Thursday, April 23, 2009

How Smart is the Cell? Part III: Programming, Power, and Speed

In parts I and II we observed that the enzyme and gene activation systems could be considered as analog computers, analogous to networks of transistors and resistors. In this part we'll consider these systems in the light of current use of computers, noting the contrasts and similarities.

Analogy and Analog

First, a word about analogy. The word "analogy" comes from the Greek "analogia" ("αναλογια"), which combines the word "logion" with the prefix "ana". "Ana" is a kind of "double negative", while "logia" is either a feminine singular noun referring to a "science" or body of knowledge/sayings, or a neuter plural referring to many sayings. Used by itself today, the word normally applies to "a supposed collection of sayings of Jesus", but such words as "archaelogia" (science/body of knowledge about history) retain much their original meaning. A classic Greek would probably understand such words as "geologia" "meteorologia", etc. (The relationship between the feminine and neuter nouns is hardly accidental, it is present in many Indo-European languages and reflected in the identify of case inflection. An example from Latin is "casum"/"casa": the former referring to "room" the latter "rooms"/"house".)

In Greek, then, "analogia" would refer to representing one science or body of knowledge with another. More specifically, the word came to be used for "proportionality". In English, we use the broader sense of some system of identifying a particular subject in terms of another subject through similarities or parallels.

Early creation of analog computers used scalar quantities such as voltage to represent real-world scalars, while early digital computing machines replicated manual processes using "arabic" numberals. As the Stanford Encyclopedia of Philosophy points out:
As the case of the architect's model makes plain, analog representation may be discrete in nature (there is no such thing as a fractional number of windows). Among computer scientists, the term ‘analog’ is sometimes used narrowly, to indicate representation of one continuously-valued quantity by another (e.g., speed by voltage). [my emphasis]
Similarly, from A Review of Analog Computing:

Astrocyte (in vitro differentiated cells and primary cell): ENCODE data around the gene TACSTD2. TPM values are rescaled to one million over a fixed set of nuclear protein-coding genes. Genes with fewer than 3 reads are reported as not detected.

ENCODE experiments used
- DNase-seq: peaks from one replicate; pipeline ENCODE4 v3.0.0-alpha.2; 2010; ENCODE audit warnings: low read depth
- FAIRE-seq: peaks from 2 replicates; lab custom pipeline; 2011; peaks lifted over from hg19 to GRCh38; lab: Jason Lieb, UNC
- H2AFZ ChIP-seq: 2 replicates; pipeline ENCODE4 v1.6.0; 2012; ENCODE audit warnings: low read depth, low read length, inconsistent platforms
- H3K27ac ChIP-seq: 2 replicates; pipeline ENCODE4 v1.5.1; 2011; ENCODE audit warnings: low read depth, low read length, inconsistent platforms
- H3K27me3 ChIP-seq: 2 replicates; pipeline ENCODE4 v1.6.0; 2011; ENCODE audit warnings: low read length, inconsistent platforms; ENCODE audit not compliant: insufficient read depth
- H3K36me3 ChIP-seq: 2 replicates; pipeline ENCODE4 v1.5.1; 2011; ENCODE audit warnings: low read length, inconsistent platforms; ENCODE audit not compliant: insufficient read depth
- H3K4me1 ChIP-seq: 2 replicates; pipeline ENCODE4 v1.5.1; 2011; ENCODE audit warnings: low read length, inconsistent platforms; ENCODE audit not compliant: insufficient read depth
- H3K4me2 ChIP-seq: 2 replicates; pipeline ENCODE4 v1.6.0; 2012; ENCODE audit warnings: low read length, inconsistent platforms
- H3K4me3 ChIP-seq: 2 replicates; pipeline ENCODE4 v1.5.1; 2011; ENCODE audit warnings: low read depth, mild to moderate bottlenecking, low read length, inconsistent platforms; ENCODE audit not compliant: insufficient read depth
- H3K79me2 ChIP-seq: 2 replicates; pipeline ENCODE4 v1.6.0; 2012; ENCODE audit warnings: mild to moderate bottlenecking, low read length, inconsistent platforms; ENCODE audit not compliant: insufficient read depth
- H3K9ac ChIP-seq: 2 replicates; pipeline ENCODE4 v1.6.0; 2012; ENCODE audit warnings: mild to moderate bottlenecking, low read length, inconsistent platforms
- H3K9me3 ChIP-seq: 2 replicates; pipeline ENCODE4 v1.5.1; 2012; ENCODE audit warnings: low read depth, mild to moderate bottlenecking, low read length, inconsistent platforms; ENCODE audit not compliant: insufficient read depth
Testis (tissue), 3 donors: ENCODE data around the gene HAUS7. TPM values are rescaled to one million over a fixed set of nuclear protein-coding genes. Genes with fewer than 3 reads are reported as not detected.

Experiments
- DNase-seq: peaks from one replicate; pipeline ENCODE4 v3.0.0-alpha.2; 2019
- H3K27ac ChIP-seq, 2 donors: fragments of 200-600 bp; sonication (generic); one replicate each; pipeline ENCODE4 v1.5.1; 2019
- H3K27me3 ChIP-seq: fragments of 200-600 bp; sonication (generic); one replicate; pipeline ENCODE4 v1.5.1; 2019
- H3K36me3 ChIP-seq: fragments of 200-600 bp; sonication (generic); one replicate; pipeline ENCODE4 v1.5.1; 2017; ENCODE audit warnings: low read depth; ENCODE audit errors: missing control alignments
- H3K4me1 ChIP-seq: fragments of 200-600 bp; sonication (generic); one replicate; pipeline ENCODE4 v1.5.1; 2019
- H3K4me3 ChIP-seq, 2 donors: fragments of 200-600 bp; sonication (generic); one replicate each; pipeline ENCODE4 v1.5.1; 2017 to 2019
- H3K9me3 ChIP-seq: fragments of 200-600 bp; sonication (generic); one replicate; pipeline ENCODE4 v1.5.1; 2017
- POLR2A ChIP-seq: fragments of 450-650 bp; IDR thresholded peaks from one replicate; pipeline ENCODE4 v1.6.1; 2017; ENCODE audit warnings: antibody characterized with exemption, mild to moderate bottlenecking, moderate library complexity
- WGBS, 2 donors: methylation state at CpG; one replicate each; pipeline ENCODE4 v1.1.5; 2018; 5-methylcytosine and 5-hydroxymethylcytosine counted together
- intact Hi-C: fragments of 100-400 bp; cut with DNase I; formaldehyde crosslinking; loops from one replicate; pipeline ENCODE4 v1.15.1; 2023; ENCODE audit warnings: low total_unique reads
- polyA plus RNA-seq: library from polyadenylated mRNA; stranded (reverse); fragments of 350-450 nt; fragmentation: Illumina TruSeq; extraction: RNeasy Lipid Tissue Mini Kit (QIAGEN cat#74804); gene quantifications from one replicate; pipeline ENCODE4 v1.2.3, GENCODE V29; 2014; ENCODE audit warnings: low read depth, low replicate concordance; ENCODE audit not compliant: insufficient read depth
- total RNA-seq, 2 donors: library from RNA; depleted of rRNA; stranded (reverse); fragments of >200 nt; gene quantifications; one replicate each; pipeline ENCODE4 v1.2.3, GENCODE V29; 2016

[... I]n a fundamental sense all computing is based on an analogy, that is, on a systematic relationship between the states and processes in the computer and those in the primary system. In a digital computer, the relationship is more abstract and complex than simple proportionality, but even so simple an analog computer as a slide rule goes beyond strict proportion (i.e., distance on the rule is proportional to the logarithm of the number). In both analog and digital computation—indeed in all computation—the relevant abstract mathematical structure of the problem is realized in the physical states and processes of the computer, but the realization may be more or less direct ([ref's]).

Therefore, despite the etymologies of the terms “analog” and “digital,” in modern usage the principal distinction between digital and analog computation is that the former operates on discrete representations in discrete steps, while the later operated on continuous representations by means of continuous processes ([ref's]). That is, the primary distinction resides in the topologies of the states and processes, and it would be more accurate to refer to discrete and continuous computation ([ref's]). [my emphasis]

We're going to use it in the narrow fashion.

Programming of Analog Computers

I've made analogies between the enzyme and gene activation systems, and analog computers created from networks of transistors and resistors, which are fairly "tight" in the sense that the voltage (or whatever, depending on specifics of design) is analogous to the concentration of enzyme or other factor. However, when we talk about "programming" analog computers, that draws an analogy to digital computers that is much looser.

What we know of as "programming" is pretty much a digital phenomenon. Let's back up to much simpler systems begin with: consider a digital system that samples its input (as discrete phenomena) and calculates an output, also discretely represented. This may be analogous to a network of transistors and resistors: each performs a pre-designed function and nothing else. Now expand the digital system to execute a "program" entered by setting switches on a board. These switches represent, in machine language, the steps the digital computer must follow to perform its activity. We may consider this analogous to a network of transistors and resistors with some potentiometers. twisting the knobs on the analog computer is equivalent to setting switches on the digital.

Now, digital computers will normally have memory of some type, registers to hold intermediate results, etc. But suppose some of this memory is used for its program: the program may be loaded into it just as switches are set manually, but the program itself may be data created through calculations. Finding an analogy to that with analog computers is much harder.

Instead, "programming" for analog computers normally refer(ed) to wiring.